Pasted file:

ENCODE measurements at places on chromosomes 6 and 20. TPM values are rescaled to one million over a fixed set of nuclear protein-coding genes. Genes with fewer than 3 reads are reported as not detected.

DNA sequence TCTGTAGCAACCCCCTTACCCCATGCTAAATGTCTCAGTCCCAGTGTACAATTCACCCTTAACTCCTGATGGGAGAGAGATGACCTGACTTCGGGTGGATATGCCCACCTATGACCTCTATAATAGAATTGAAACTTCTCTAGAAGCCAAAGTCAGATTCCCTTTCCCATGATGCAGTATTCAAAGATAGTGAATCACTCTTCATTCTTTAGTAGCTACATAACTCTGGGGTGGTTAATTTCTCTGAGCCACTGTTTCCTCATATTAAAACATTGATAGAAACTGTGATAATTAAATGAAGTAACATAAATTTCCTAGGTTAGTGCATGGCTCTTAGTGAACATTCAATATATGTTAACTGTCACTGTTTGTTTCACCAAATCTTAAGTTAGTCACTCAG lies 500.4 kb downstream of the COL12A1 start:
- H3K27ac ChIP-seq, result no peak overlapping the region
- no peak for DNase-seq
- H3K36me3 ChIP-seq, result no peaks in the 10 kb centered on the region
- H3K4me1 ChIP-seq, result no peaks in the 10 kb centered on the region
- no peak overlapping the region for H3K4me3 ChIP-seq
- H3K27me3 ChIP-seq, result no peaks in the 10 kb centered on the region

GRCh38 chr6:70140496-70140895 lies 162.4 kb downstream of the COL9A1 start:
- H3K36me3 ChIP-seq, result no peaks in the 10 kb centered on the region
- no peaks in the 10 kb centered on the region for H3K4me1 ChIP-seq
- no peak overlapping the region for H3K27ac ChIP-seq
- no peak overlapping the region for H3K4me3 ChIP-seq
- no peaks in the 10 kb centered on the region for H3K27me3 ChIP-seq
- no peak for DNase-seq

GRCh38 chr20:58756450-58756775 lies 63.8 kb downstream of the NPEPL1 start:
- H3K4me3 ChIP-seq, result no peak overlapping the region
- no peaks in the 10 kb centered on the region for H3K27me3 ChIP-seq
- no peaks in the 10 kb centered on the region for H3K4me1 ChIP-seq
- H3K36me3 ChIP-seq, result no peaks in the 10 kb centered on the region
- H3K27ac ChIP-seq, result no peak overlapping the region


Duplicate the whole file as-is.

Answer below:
ENCODE measurements at places on chromosomes 6 and 20. TPM values are rescaled to one million over a fixed set of nuclear protein-coding genes. Genes with fewer than 3 reads are reported as not detected.

DNA sequence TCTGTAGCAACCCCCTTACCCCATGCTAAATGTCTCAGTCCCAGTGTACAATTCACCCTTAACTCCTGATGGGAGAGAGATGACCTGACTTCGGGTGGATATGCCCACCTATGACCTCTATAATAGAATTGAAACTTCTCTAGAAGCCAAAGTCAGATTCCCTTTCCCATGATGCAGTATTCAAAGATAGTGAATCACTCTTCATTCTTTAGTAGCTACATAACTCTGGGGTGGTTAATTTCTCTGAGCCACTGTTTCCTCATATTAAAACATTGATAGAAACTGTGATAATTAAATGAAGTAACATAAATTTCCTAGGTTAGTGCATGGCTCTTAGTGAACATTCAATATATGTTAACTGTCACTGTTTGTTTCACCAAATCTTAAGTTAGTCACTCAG lies 500.4 kb downstream of the COL12A1 start:
- H3K27ac ChIP-seq, result no peak overlapping the region
- no peak for DNase-seq
- H3K36me3 ChIP-seq, result no peaks in the 10 kb centered on the region
- H3K4me1 ChIP-seq, result no peaks in the 10 kb centered on the region
- no peak overlapping the region for H3K4me3 ChIP-seq
- H3K27me3 ChIP-seq, result no peaks in the 10 kb centered on the region

GRCh38 chr6:70140496-70140895 lies 162.4 kb downstream of the COL9A1 start:
- H3K36me3 ChIP-seq, result no peaks in the 10 kb centered on the region
- no peaks in the 10 kb centered on the region for H3K4me1 ChIP-seq
- no peak overlapping the region for H3K27ac ChIP-seq
- no peak overlapping the region for H3K4me3 ChIP-seq
- no peaks in the 10 kb centered on the region for H3K27me3 ChIP-seq
- no peak for DNase-seq

GRCh38 chr20:58756450-58756775 lies 63.8 kb downstream of the NPEPL1 start:
- H3K4me3 ChIP-seq, result no peak overlapping the region
- no peaks in the 10 kb centered on the region for H3K27me3 ChIP-seq
- no peaks in the 10 kb centered on the region for H3K4me1 ChIP-seq
- H3K36me3 ChIP-seq, result no peaks in the 10 kb centered on the region
- H3K27ac ChIP-seq, result no peak overlapping the region